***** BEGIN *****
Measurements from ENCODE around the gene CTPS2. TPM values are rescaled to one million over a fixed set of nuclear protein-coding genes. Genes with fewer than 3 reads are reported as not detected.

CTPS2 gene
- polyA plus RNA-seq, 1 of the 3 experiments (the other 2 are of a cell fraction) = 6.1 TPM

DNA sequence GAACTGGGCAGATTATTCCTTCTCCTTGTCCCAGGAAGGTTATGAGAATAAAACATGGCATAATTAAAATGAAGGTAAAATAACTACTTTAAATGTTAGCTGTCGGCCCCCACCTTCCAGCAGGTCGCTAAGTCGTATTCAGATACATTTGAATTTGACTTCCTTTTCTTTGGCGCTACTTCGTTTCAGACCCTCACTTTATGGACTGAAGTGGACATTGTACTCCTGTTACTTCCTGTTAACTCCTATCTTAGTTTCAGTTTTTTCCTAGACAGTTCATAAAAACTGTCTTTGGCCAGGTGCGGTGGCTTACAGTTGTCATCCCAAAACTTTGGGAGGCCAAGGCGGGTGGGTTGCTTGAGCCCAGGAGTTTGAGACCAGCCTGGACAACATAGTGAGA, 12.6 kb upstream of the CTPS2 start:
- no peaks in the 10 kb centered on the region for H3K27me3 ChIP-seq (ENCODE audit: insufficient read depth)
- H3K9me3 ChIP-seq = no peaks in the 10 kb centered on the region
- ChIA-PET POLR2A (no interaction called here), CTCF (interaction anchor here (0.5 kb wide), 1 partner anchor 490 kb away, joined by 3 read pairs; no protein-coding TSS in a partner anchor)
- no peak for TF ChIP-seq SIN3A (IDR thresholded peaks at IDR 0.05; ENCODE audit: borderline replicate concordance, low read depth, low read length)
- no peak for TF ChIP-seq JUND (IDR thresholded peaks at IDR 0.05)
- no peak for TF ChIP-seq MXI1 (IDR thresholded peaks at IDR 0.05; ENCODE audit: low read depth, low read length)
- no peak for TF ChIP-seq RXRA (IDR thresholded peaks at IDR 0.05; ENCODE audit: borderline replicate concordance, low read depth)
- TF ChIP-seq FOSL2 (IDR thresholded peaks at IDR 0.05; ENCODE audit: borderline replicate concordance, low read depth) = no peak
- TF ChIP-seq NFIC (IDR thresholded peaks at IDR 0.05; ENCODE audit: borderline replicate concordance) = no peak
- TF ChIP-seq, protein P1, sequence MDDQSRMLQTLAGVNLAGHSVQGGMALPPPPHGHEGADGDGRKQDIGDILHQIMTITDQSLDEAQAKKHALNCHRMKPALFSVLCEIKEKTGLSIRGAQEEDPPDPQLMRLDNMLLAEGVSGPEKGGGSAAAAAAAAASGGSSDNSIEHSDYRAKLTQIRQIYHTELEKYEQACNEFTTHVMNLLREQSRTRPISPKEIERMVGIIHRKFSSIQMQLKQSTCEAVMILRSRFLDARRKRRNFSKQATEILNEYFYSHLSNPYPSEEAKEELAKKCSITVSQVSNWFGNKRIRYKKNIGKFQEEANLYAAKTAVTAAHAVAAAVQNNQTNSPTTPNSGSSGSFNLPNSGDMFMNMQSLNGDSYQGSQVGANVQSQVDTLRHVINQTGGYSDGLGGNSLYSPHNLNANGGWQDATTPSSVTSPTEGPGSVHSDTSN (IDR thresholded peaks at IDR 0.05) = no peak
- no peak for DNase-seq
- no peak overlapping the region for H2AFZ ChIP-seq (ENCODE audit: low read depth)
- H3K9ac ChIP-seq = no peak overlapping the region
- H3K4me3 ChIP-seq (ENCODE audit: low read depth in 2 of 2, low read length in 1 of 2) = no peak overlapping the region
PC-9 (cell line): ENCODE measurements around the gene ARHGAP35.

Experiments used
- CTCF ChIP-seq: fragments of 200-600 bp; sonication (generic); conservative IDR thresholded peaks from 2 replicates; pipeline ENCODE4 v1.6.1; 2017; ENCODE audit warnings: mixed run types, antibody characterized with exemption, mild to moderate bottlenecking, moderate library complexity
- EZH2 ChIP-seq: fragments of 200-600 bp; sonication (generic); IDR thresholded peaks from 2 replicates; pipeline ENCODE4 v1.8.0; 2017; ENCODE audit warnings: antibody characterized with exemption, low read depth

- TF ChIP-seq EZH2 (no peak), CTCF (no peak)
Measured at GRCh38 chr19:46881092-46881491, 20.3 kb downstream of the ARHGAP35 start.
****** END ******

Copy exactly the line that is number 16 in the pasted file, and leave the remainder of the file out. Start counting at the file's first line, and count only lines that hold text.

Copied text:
- no peak overlapping the region for H2AFZ ChIP-seq (ENCODE audit: low read depth)